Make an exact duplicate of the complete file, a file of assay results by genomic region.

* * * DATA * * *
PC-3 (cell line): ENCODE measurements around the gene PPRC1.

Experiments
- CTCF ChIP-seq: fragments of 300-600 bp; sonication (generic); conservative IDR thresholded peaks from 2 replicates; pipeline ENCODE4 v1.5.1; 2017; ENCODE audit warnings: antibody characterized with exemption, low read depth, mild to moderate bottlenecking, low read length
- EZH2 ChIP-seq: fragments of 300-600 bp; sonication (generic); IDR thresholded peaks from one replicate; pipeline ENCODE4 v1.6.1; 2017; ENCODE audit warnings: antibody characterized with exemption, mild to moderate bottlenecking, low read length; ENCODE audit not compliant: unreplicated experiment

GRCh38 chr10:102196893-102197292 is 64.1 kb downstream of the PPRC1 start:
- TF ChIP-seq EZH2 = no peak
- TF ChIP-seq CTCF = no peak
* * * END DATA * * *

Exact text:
PC-3 (cell line): ENCODE measurements around the gene PPRC1.

Experiments
- CTCF ChIP-seq: fragments of 300-600 bp; sonication (generic); conservative IDR thresholded peaks from 2 replicates; pipeline ENCODE4 v1.5.1; 2017; ENCODE audit warnings: antibody characterized with exemption, low read depth, mild to moderate bottlenecking, low read length
- EZH2 ChIP-seq: fragments of 300-600 bp; sonication (generic); IDR thresholded peaks from one replicate; pipeline ENCODE4 v1.6.1; 2017; ENCODE audit warnings: antibody characterized with exemption, mild to moderate bottlenecking, low read length; ENCODE audit not compliant: unreplicated experiment

GRCh38 chr10:102196893-102197292 is 64.1 kb downstream of the PPRC1 start:
- TF ChIP-seq EZH2 = no peak
- TF ChIP-seq CTCF = no peak